People of SU / Research

Insightful and Interesting Research on Display

Written by Tina Potterf

May 31, 2023

A graphic of the cover of the latest edition of the SU Undergraduate Research Journal
The cover of Volume 7 of the research journal and the student editors who worked on the issue: (l-r) Tripp Ceyssens, Olivia Moretta, Katrina Manacio, Riley Flanagan, Masami Carpenter, Olivia Merrick and Nicole Beauvais (Not pictured: Emelia Vonada).

The Seattle University Undergraduate Research Journal (SUURJ) showcases the research of undergraduate students through a peer-reviewed online publication. 

When English Literature major and Honors student Brandon Teola, ’25, was researching the literary traditions of the Ottoman Empire for a class paper, he likely didn’t know that his work would one day be published in a notable journal specifically showcasing undergraduate research. 

But that is indeed what happened when Teola’s paper, “The Value of the Nazîre: Comparing the Poems of Nejâtî and Bâkî in the Tradition of Ottoman Lyric Poetry,” which explores the complex tradition of Ottoman lyric poetry spanning many centuries, became one of nine research papers published in Volume 7 of the just-released Seattle University Undergraduate Research Journal (SUURJ).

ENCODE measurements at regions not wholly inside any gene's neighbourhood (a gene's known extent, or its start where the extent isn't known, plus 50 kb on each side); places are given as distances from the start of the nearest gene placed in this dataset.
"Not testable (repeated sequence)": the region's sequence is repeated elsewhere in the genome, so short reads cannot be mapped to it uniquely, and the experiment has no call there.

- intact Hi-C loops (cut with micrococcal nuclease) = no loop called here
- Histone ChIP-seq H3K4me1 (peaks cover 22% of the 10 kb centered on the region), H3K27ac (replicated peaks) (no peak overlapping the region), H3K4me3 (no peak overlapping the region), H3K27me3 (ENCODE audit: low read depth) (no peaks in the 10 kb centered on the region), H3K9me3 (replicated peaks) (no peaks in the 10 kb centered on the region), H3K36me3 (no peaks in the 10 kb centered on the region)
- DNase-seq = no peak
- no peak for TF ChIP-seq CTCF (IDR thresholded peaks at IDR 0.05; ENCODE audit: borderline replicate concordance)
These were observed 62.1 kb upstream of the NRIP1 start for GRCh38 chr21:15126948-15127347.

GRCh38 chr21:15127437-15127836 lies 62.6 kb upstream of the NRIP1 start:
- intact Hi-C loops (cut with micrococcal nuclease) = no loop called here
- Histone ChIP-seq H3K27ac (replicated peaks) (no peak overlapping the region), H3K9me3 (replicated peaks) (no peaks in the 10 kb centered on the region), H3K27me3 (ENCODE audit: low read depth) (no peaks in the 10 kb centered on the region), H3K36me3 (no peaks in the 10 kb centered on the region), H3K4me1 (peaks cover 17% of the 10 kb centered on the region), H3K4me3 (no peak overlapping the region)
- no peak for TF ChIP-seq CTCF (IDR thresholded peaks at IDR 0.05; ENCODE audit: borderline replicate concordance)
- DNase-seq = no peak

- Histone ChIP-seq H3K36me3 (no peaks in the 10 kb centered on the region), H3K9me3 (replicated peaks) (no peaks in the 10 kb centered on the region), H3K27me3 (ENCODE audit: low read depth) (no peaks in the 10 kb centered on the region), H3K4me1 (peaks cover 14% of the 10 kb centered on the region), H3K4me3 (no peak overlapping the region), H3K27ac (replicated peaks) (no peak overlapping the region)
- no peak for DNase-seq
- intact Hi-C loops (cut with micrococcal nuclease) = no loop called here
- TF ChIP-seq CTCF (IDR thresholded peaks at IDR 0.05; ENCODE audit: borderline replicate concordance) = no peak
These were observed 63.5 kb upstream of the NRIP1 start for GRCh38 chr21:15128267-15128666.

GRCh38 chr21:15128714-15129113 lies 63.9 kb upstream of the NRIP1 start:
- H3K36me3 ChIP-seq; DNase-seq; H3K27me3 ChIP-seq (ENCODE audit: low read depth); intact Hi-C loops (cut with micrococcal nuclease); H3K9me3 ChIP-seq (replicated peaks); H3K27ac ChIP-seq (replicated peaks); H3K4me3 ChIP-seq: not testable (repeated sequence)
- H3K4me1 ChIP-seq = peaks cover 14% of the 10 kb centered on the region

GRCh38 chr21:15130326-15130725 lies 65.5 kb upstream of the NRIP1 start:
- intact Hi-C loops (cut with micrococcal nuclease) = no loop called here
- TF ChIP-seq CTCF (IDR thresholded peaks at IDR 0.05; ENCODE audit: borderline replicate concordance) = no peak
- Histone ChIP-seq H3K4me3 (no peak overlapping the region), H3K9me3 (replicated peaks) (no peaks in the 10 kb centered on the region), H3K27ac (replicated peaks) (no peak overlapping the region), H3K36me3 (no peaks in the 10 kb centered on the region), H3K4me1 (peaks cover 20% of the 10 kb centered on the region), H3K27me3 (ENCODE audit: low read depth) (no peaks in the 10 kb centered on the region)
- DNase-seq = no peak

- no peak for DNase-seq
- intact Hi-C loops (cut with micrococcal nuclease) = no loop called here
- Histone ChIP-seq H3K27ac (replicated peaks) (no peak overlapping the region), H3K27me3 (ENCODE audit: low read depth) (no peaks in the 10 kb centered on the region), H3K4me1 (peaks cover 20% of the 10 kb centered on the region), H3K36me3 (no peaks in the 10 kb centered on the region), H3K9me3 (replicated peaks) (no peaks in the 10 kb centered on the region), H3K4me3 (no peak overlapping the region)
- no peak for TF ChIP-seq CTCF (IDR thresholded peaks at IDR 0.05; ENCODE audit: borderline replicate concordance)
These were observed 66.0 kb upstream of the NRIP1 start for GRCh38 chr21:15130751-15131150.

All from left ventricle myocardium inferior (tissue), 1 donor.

“I mainly decided to submit this piece to SUURJ because of my research experience while writing my paper. It was difficult to find scholarship (in English) that had Ottoman lyric poetry as a central focus. The anthology I used was the only anthology of Ottoman lyric poetry translated in English that was available,” he explains. “When I heard about SUURJ, I thought that this would be a great opportunity to highlight this literary tradition, as it is something that is rarely present in published research.”